Let $\vec {v}$ and $\vec {w}$ be nonzero vectors in $\R ^2$. Let $k\ge 1$. Select all statements that must be true.
$\proj _{\vec {w}}(\vec {v})=\proj _{\vec {v}}(\vec {w})$ $|\proj _{\vec {w}}(\vec {v})|\le |\vec {v}|$ $|\proj _{\vec {w}}(\vec {v})|\le |\vec {w}|$ $|\proj _{\vec {w}}(\vec {v})|\le |\proj _{\vec {w}}(k\cdot \vec {v})|$ $|\proj _{\vec {w}}(k\cdot \vec {v})|\le |\proj _{\vec {w}}(\vec {v})|$ $|\proj _{\vec {w}}(\vec {v})|\le |\proj _{k\cdot \vec {w}}(\vec {v})|$ $|\proj _{k\cdot \vec {w}}(\vec {v})|\le |\proj _{\vec {w}}(\vec {v})|$

#### Components

Scalar components compute “how much” of a vector is pointing in a particular direction.

Let $\vec {v} = \vector {3,-2,1}$. Compute $\scal _\veci (\vec {v})$.
Compute $\scal _\vecj (\vec {v})$.
Compute $\scal _\veck (\vec {v})$.
To compute the scalar component of a vector in the direction of another, you use the dot product.
Let $\vec {v}$ and $\vec {w}$ be nonzero vectors and let $\theta$ be the angle between them. Which of the following are true?
$|\proj _\vec {w}(\vec {v})| = \scal _{\vec {w}}(\vec {v})$ $|\proj _\vec {w}(\vec {v})| = |\scal _{\vec {w}}(\vec {v})|$ $\proj _\vec {w}(\vec {v}) =|\vec {v}|\cos (\theta )\left (\frac {\vec {w}}{|\vec {w}|}\right )$ $\scal _\vec {w}(\vec {v}) = |\vec {v}|\cos (\theta )$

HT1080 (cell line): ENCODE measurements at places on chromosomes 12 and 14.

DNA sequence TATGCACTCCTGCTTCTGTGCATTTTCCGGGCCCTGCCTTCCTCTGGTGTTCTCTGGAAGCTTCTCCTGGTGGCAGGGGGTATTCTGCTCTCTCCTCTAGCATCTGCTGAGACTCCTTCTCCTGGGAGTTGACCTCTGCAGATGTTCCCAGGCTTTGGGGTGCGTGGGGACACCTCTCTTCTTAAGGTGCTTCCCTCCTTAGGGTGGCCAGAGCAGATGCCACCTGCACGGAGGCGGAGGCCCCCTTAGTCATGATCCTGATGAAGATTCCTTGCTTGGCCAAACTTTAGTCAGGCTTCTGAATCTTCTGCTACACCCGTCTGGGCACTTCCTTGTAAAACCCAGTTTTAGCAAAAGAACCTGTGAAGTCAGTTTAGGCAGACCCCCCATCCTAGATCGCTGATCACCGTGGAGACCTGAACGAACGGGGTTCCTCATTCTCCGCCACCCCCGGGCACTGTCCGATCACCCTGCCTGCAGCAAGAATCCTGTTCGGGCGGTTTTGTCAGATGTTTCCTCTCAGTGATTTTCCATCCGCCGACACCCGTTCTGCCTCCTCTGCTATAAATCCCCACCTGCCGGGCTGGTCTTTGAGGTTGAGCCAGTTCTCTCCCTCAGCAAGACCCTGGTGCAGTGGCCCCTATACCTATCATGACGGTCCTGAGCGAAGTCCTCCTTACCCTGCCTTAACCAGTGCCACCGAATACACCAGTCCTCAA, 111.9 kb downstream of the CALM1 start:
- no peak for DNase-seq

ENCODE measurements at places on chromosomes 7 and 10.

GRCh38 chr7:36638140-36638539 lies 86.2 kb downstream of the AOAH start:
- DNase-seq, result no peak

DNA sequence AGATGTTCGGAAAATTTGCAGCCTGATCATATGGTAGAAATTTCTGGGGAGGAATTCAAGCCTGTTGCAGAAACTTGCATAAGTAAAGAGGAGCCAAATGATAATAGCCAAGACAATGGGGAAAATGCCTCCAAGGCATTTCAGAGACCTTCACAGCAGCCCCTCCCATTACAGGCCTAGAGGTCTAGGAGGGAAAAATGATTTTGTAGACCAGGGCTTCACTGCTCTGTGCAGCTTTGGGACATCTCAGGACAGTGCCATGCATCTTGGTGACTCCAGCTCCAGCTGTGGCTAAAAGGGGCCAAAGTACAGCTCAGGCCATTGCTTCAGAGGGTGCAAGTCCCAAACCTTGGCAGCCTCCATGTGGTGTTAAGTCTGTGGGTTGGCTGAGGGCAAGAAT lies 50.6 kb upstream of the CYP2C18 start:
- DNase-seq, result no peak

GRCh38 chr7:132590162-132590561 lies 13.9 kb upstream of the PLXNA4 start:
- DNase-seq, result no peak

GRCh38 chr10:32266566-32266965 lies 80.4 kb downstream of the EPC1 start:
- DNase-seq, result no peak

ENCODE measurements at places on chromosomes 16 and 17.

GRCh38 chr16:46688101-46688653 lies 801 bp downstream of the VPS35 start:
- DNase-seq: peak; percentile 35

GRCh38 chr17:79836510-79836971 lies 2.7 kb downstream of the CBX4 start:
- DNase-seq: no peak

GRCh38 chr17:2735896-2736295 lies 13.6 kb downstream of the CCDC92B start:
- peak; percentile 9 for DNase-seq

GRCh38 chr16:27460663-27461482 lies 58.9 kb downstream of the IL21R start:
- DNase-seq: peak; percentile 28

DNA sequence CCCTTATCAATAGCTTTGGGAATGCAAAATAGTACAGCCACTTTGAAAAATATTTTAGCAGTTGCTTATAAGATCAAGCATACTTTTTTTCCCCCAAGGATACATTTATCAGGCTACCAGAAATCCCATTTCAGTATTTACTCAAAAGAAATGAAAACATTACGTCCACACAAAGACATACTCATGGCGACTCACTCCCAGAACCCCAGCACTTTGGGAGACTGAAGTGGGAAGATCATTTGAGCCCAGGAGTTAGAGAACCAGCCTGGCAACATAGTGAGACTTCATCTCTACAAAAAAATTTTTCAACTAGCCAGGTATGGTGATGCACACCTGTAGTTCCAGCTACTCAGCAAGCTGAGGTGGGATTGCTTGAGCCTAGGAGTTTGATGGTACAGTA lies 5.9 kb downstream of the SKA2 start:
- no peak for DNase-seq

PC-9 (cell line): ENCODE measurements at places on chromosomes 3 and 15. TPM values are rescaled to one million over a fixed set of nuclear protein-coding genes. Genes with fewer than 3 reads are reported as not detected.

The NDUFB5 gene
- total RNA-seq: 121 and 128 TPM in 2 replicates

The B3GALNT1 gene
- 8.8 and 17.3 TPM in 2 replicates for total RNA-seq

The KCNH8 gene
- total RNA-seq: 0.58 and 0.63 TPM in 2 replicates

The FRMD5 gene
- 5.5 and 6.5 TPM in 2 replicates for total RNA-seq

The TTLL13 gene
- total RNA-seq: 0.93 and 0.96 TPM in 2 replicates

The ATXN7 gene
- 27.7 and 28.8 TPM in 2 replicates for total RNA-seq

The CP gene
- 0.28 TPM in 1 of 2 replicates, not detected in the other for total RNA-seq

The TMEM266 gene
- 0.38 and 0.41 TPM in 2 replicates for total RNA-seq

#### Orthogonal decomposition

Given any vector $\vec {v}$ in $\R ^2$, we can always write it as for some real numbers $a$ and $b$. Here we’ve broken $\vec {v}$ into the sum of two orthogonal vectors — in particular, vectors parallel to $\veci$ and $\vecj$. In fact, given a vector $\vec {v}$ and another vector $\vec {w}$ you can always break $\vec {v}$ into a sum of two vectors, one of which is parallel to $\vec {w}$ and another that is perpendicular to $\vec {w}$. Such a sum is called an orthogonal decomposition. Move the point around to see various orthogonal decompositions of vector $\vec {v}$.

Let $\vec u = \vector {-2,1}$ and $\vec v = \vector {3,1}$. What is the orthogonal decomposition of $\vec {u}$ in terms of $\vec {v}$?
Let $\vec w =\vector {2,1,3}$ and $\vec x =\vector { 1,1,1}$. What is the orthogonal decomposition of $\vec {w}$ in terms of $\vec {x}$?

Now we give an example where this decomposition is useful.

### The algebra of the dot product

We summarize the arithmetic and algebraic properties of the dot product below.

Instead of defining the dot product by a formula, we could have defined it by the properties above! While this is common practice in mathematics, the process is a bit abstract and is perhaps beyond the scope of this course. Nevertheless, we know that you are an intrepid young mathematician, and we will not hold back. We will now show that there is only one formula which gives us all of these properties, and it will be our formula for the dot product.